And then, at some point in the 1940s, it seems to have vanished, Henderson says. His own quest started in 2007, with another handwritten clue: a cocktail napkin, scrawled with the phrase “George C. Creelman lily” and given to him by a colleague who had run into Creelman’s grandson at a bar. As the curator for the Royal Botanical Gardens, Henderson is used to tracking down obscure plants. He was also passingly familiar with the lily, whose reputation for beauty and vigor has endured, and he figured it shouldn’t be too hard to dig up.
“We didn’t have it, but I went into our plant records, and we used to have it,” he says. When local nurseries also lacked any living specimens, he went farther afield—“around Canada, and then Europe, and Australia,” he says. “All these places used to have it, and then didn’t. I realized then that this was a very strange story.”
Henderson’s first big lead came a couple of years after the hunt started, from a colleague at the former Ontario Agricultural College, now called the University of Guelph. “I happened to tell him the story,” he says, “and at the end of it he goes, ‘I’ve got that.’” The friend sent over a few bulbs, and Henderson waited impatiently for them to grow and flower. When they did, he set up a kind of plant-forensics room inside the Royal Botanical Gardens. “I got two botanists that work here, and I literally locked them in the room with the handwritten description and the lily flowers, so they could try to compare and contrast,” he says. “I was pacing up and down the corridor for two hours waiting for the results.”
When said results came, they were inconclusive. “They said, ‘You know what, it’s really close—but there’s just enough doubt in our minds,’” he says. So Henderson went back into the archives, where he began to piece together what he calls a “CSI-type” story of mistaken identities and genetic mayhem.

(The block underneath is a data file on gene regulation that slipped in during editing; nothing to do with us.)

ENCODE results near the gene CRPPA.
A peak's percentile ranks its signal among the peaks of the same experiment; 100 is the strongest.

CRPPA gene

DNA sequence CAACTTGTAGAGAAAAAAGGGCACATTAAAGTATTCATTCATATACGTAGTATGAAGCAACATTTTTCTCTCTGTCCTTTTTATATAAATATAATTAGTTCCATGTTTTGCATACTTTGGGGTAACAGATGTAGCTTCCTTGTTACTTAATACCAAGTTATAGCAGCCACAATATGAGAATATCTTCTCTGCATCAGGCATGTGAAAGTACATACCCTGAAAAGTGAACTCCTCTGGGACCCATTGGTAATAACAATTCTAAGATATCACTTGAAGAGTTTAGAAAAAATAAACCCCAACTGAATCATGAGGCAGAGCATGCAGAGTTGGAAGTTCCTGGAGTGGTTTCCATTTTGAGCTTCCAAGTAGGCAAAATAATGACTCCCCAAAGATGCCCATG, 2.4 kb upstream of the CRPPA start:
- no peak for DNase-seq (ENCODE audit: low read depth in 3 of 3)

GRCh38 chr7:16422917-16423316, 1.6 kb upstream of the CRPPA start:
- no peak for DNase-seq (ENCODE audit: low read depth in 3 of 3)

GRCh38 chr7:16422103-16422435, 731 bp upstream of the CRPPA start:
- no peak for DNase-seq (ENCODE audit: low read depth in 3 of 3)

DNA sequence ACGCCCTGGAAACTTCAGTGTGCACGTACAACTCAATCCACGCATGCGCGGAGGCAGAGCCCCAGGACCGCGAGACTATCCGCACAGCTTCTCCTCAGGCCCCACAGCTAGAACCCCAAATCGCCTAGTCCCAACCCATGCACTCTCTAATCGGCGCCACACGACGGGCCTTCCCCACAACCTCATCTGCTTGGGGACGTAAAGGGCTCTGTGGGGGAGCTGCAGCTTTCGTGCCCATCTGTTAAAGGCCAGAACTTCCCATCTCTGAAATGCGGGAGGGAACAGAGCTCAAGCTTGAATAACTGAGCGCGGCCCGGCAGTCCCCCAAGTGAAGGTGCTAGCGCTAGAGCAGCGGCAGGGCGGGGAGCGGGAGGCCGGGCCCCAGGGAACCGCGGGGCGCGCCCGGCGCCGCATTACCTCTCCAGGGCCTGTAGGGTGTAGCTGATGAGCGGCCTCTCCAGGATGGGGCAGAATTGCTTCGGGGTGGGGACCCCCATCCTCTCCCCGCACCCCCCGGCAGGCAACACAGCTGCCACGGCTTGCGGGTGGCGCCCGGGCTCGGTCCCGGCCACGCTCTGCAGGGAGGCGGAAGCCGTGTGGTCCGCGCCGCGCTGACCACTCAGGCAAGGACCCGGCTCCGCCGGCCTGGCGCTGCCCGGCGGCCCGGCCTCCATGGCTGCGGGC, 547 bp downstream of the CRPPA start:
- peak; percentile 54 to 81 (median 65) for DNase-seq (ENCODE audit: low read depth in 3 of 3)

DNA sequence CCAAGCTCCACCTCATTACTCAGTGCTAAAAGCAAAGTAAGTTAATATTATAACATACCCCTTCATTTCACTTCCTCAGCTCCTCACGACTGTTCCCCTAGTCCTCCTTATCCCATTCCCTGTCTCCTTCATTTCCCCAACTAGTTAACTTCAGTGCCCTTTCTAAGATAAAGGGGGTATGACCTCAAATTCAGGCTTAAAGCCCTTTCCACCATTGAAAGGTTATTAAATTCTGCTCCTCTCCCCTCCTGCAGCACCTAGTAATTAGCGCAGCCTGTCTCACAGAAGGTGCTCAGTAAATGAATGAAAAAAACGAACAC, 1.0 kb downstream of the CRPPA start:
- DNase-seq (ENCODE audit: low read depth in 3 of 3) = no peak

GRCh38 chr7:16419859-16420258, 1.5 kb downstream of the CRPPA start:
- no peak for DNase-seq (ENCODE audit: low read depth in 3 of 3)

It turns out that in the years after the Creelman lily made it big, breeders began to notice small differences between individual plants, genetic variations that stemmed from the original crossbreeding. The Agricultural College’s strict naming rules meant that only one of these varieties could be considered the official George C. Creelman lily, and asked Preston to decide which one it would be. (Henderson thinks that the bulbs he got belonged to one of the inferior offshoots, which would explain the botanists’ diagnosis of close-but-not-quite.) “She claimed that the true varietal was a bulb that was owned by a man named Robert Patterson,” a commercial breeder, Henderson says. “But nobody knows who this guy was. The trail goes cold.”
At this point, Henderson isn’t quite sure how to heat it up again. So far, his lily-sleuthing has largely had to take place in spare moments, in between larger projects. “I can’t dedicated my full-time job to finding one plant for ten years—I’d get fired, right?” he says, a bit wistfully. He sees his quest as a mix between Jurassic Park and art appreciation: “You’re bringing something back that used to be around, and is no longer here,” he says. “It’s also no different than [looking for] a painting or a photograph or a work of art—it’s about that higher meaning, how humanity values aesthetic beauty.”
The Creelman lily was just the first of many successful Preston hybrids. By the end of her 30-year career, she was a giant of horticulture, with an international reputation. Von Baeyer relates a tale in which a Japanese admiral, brought to the United States on a diplomatic visit, asks to take a day trip to Canada to meet Preston. She created hundreds of new plants, many of which she named for the people and places of her adopted homeland: crabapples after Canadian lakes; roses after First Nations peoples; dark red lilies after the Horticultural Society’s stenographers. “It’s incredible, really, the amount of plants she bred,” says Henderson. “Even though she’s not here anymore, her spirit very strongly is.”
It’s because of that spirit that Henderson isn’t giving up. He recently happened to hear a woman talking about the Creelman lily on a gardening radio program; he has since connected with her, and gotten a few bulbs. In a year, when they bloom, he’ll lock the botanists in that room again and see what they say.
He’s trying not to get his hopes up—he suspects they are inferior varietals, like last time. But if they do turn out to be the real thing? “I’ll probably have a beer,” he says. “Sit on a balcony for a couple of days and just relax.”